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Re: sed on binary files
Gary V. Vaughan
Re: sed on binary files
Thu, 2 Oct 2008 12:09:35 +0800
On 2 Oct 2008, at 10:51, Eric Blake wrote:
Is there any portable way to process files that contain NUL bytes?
None that I'm aware of. Many GNU utilities are reasonably well
behaved with respect to '\0', and m4 is unusual to some extent in that
we don't handle them well ourselves.
I'm working on making m4 1.6 transparently handle NUL,
Excellent! I made an attempt to do that myself on the 2.0 branch some
years ago, but it didn't go well so I never committed...
and want to
post-process the output to normalize error messages while still
that NUL bytes appeared where expected on stderr. But on Solaris, the
native sed strips NUL bytes before processing the line (NUL bytes
appear in text files, and POSIX does not define behavior on non-text
files, so this is not a bug, just a difference from GNU diff). As a
result, the m4 testsuite either fails (if I only postprocess the
stderr and not the expected error) or can have false positives (if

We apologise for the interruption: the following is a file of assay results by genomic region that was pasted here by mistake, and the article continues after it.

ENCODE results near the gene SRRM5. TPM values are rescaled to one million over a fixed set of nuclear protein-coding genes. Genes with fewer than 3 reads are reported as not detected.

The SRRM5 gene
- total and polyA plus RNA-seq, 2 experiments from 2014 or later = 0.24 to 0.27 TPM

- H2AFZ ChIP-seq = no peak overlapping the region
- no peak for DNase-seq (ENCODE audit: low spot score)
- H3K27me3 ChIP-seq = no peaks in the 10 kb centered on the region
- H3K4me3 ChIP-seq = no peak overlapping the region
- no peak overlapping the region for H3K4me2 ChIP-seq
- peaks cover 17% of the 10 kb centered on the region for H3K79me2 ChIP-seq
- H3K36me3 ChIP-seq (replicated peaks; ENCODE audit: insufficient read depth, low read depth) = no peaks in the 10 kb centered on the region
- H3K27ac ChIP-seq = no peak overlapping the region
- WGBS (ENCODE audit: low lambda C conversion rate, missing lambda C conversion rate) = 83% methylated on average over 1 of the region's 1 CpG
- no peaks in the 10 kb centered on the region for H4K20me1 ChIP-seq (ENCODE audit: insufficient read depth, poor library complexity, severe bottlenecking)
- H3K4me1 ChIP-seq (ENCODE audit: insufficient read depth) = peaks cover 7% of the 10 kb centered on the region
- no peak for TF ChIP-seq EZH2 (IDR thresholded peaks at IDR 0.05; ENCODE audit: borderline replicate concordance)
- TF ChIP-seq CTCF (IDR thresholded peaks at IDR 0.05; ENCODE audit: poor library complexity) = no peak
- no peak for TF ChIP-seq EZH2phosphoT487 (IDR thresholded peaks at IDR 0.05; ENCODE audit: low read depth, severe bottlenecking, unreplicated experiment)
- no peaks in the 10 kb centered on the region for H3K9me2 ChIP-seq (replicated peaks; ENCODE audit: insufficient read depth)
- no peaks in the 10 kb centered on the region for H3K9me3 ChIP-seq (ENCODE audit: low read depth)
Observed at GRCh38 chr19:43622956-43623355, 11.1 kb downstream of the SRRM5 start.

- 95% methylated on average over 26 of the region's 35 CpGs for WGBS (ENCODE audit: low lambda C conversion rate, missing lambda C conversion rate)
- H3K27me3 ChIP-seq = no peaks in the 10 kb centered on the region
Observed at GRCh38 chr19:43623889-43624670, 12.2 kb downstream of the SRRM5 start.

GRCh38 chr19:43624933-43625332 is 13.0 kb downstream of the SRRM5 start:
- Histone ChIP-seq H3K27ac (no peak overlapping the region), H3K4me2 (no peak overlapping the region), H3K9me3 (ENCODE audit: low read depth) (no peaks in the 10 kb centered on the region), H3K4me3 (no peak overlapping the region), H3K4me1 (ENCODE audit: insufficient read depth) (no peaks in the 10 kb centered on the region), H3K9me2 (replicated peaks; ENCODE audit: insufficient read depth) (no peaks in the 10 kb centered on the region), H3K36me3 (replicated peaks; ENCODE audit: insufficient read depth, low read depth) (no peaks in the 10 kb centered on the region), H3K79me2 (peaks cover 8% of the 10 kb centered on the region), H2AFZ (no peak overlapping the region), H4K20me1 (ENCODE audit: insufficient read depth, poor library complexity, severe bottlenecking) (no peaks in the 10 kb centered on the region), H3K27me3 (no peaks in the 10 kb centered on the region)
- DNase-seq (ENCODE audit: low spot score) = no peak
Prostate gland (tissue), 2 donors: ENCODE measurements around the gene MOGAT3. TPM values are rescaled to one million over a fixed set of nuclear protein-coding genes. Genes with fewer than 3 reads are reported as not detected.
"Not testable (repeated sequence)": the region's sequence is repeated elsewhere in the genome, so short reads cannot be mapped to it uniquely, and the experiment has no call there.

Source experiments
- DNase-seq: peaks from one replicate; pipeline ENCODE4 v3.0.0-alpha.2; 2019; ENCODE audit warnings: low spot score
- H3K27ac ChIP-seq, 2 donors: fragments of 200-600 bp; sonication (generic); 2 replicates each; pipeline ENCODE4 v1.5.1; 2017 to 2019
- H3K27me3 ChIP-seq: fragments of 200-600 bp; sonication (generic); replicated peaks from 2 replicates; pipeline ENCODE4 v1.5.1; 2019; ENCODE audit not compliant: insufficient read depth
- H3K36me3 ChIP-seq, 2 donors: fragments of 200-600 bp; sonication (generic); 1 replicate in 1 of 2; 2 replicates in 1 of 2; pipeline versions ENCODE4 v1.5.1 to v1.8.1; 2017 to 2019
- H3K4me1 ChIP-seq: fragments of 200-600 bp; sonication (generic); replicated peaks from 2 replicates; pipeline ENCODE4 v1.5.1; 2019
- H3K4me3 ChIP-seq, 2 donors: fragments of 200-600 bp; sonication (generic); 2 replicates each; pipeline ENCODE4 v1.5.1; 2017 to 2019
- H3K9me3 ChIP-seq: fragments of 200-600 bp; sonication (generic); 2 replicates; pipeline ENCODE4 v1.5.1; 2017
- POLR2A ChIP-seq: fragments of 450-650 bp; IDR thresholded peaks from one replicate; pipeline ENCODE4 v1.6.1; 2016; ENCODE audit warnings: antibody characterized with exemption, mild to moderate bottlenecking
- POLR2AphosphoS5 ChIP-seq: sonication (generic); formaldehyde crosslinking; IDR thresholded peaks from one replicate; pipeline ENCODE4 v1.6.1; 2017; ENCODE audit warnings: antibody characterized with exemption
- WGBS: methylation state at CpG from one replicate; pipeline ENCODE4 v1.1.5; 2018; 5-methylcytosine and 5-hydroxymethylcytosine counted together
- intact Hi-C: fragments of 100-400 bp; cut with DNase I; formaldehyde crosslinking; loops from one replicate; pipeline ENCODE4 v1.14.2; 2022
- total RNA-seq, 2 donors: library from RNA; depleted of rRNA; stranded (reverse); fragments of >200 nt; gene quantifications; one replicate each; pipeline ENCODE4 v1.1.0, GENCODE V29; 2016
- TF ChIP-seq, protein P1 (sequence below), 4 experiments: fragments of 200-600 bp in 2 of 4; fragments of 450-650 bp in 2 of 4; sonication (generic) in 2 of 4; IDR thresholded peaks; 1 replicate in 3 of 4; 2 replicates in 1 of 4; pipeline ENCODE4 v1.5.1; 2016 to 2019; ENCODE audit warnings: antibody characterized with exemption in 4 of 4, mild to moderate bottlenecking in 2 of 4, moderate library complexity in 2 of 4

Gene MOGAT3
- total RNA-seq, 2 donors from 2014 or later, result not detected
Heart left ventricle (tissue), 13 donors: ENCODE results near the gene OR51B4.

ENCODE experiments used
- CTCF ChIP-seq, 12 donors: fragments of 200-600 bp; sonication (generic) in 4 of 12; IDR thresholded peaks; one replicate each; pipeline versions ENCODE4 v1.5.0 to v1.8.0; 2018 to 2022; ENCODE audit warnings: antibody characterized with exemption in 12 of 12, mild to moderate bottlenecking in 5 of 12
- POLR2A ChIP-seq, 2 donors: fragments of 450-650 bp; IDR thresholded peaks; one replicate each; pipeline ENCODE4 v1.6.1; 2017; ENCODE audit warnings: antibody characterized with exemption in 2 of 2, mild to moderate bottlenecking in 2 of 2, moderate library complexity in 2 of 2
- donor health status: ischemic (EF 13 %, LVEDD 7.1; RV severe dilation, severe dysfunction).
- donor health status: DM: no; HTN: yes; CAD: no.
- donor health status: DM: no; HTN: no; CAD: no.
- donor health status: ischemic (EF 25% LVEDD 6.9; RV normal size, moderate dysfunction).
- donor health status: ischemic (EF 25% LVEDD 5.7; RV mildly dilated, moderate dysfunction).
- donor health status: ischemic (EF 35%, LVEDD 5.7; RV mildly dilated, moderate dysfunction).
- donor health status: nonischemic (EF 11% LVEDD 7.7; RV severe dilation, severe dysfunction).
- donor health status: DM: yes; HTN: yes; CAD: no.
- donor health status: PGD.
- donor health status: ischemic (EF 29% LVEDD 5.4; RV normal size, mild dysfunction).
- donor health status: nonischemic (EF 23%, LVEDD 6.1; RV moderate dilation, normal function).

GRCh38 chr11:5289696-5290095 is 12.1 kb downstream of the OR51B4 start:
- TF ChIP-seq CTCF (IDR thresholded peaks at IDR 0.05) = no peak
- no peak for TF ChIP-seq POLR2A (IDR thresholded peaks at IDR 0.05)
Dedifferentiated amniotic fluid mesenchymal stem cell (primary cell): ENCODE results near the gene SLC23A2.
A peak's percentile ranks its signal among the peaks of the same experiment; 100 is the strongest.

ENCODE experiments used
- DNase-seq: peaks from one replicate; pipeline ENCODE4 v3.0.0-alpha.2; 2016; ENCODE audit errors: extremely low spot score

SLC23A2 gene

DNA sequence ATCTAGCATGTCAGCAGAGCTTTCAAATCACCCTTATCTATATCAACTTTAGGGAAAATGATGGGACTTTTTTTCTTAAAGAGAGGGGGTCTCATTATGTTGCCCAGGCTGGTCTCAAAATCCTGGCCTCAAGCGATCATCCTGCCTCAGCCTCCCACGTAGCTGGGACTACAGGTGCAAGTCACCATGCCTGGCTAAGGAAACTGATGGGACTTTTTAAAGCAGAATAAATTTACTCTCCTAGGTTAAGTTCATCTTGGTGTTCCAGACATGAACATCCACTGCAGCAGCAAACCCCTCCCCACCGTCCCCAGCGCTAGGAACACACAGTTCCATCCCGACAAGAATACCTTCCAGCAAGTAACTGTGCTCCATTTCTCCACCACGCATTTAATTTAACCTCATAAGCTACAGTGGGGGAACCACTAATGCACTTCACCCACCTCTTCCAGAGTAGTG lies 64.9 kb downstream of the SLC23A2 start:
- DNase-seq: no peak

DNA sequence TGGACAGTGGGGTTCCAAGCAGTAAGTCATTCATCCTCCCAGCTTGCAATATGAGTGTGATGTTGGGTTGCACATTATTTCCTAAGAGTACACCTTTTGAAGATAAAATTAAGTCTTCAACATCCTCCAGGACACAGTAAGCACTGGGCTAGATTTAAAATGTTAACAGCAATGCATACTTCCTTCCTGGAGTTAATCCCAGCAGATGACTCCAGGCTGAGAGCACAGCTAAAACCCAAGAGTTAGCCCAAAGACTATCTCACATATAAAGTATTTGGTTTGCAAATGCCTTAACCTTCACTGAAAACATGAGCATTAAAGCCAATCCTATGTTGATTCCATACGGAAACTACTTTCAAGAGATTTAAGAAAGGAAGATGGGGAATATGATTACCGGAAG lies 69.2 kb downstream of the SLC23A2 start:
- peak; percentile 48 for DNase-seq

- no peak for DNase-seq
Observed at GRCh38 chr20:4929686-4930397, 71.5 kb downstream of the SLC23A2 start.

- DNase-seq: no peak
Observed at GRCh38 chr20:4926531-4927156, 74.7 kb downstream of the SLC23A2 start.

stderr and expected error are normalized, then regressions involving
or missing NUL are not detected). I don't want to require perl for
this one test; m4 seems fundamental enough to keep the testsuite
restricted to the GNU coding standards set of tools.
I'd be inclined to do that in C. A few lines should be sufficient to
write a minimal filter that writes '\' '0' or '^' '@' to output
whenever a NUL byte arrives?
The Solaris man
pages mention that /usr/xpg4/bin/tr can handle NUL bytes, but not
/usr/bin/tr; maybe I could search for an adequate tr, and change all
to some other byte that does not otherwise appear in my expected
(with the added benefit that diff might not give up early with the
complaint that the files are binary), but I don't know if that is
It's probably a safe bet that whatever vendor tool you rely on to
postprocess will do the wrong thing on one machine or another :(
Any suggestions? Is this worth documenting in the autoconf manual?
Certainly, especially since many of the GNU tools *do* endeavour to
handle '\0' input gracefully.
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